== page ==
Common Questions

What about laser weapons?

Somebody always asks a question about laser weapons. In reply, I always emphasize that lasers don't blow things up, like in Star Wars; rather, the effect is more like focusing the light from the sun with a magnifying glass onto a piece of paper to burn holes in it (most of the students I presented to had experience with this). It is just a lot of energy concentrated on one spot, which heats up whatever it's shining on. This makes lasers an ineffective weapon to use against a person, for a person will usually move out of the way as soon as they feel a burning. Also, the damage inflicted by a laser is generally confined to the surface of the body, and so is fairly minor (compared to that inflicted by, say, a bullet). Another consideration is that lasers are very inefficient, i.e. most of the power going into the laser doesn't emerge in the beam. Much of it, in fact, is dissipated as heat, which means that a laser powerful enough to cause damage to a person (or machine) would burn the hand of the person holding it! Some lasers, mounted in tanks, are used directly as weapons, but they aren't terribly common; lasers in warfare are usually used for targeting and rangefinding.

Why does the spot look speckled?

This is because the light coming out of the laser is coherent, that is, all the light waves are in phase. When this coherent light strikes a rough surface, such as paper or the wall, it scatters and creates an interference pattern, which is the speckle. Speckle is one of the distinctive properties of laser light that probably most people who have seen lasers can recognize, though they may not be able to describe exactly what it is that's different about it.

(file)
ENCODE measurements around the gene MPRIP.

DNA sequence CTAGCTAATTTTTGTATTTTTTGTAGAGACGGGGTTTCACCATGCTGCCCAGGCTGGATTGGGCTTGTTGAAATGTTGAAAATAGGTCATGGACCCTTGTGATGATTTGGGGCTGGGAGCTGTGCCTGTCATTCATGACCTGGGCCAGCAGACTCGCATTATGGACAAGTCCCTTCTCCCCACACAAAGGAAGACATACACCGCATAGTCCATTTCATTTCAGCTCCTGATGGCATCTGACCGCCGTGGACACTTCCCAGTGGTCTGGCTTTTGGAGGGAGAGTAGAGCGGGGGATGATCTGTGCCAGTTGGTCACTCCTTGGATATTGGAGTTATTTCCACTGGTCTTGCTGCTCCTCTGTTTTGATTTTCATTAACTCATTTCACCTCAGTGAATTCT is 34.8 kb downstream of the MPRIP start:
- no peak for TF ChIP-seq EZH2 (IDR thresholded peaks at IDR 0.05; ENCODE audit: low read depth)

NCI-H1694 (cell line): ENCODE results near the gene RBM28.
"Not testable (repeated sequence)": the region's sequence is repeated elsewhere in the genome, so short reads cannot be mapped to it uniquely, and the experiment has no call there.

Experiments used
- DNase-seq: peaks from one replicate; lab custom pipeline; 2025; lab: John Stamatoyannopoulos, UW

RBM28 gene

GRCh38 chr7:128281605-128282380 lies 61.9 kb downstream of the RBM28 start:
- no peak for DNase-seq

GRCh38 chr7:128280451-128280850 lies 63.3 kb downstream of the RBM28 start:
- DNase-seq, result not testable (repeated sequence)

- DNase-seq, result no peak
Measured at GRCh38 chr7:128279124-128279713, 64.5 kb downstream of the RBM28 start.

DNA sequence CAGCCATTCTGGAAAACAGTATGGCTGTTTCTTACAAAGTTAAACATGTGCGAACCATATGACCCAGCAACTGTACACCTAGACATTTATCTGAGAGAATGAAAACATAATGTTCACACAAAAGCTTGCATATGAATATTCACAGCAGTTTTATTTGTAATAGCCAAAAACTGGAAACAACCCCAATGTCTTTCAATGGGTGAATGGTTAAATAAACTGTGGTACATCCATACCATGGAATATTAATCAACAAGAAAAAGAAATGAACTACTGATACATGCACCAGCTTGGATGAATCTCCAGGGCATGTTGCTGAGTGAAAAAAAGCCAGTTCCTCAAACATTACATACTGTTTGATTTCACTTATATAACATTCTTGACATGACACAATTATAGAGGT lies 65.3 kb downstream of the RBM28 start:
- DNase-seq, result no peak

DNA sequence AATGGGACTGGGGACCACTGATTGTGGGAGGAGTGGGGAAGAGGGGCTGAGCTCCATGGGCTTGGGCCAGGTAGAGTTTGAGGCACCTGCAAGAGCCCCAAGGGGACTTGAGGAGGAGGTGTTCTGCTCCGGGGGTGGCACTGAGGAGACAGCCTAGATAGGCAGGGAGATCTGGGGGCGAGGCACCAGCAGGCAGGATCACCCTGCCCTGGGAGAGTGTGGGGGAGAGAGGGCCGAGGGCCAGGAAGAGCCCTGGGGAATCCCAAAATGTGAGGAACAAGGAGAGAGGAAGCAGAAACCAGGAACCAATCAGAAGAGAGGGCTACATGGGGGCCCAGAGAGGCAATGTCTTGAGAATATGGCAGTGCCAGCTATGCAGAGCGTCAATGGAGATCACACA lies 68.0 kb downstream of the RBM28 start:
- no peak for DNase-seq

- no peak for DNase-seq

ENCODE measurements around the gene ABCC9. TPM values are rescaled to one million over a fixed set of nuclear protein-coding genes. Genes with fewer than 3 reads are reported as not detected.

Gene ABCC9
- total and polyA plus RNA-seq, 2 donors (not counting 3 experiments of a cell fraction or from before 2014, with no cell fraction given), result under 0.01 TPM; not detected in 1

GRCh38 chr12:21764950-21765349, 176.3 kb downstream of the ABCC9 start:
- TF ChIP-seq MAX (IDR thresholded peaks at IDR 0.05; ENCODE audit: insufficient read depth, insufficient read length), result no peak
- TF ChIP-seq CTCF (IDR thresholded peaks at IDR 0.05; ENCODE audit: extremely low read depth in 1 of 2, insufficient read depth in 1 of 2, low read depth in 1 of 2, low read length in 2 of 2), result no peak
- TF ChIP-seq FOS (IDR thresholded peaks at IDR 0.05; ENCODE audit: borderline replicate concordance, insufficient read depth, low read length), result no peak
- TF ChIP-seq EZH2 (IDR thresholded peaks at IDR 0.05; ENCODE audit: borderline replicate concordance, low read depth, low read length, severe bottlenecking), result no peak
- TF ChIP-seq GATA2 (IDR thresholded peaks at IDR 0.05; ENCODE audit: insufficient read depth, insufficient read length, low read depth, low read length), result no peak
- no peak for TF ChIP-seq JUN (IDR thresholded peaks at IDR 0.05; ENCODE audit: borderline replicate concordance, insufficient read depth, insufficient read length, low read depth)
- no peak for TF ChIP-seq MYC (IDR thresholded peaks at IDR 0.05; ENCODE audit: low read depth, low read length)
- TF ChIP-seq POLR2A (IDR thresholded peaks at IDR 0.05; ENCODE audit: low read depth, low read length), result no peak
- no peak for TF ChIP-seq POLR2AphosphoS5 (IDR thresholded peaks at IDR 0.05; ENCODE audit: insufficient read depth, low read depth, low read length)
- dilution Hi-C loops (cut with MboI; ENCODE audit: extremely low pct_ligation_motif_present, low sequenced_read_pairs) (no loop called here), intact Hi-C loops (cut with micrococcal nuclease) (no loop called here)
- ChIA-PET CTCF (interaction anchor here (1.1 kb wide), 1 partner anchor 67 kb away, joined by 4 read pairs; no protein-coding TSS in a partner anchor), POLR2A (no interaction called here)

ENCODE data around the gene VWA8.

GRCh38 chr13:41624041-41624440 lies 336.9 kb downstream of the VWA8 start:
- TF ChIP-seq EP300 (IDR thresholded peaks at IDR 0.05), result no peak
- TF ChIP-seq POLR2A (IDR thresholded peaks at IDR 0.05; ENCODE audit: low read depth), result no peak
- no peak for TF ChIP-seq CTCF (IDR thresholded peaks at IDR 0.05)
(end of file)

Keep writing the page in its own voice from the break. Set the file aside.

What are lasers used for?

When the laser was first invented, some wit labeled it 'a solution looking for a problem,' because it was such a wondrous-seeming device that it had to be useful, but nobody (except a few research physicists) could think of what to do with it. That state of affairs is no longer the case, and lasers are used in many places in many different fields. Applications students would probably be most familiar with are CD players and related video-disc players and CD-ROMs, and the scanners in supermarkets and other stores that read the bar codes on products. One application that is growing more and more common is in communications: lasers and fiber optics can transmit much more information than a conventional phone line, and are gradually replacing most of them. Lasers are also used in surgery, as they can be focussed to a small enough point to vaporize individual cells without harming surrounding tissue. Because they always travel in a straight line, lasers are useful in surveying and construction; they can also measure distances to very high accuracy. Powerful lasers are used in industry for welding and cutting, and in the military for targeting and as weapons themselves. Holograms need to be produced (and often viewed) with lasers. Lasers are also used extensively in many areas of scientific research.

How does a CD player work?

The surface of a CD is made of a reflective material with many tiny pits marked in it, in a long continuous spiral like that on a vinyl record. The CD player shines a laser along this groove, and records whether it is reflected (from the untouched surface) or scattered (by a pit). This data is converted into a string of ones and zeroes, which is then converted into a sound signal by a small computer inside the player.

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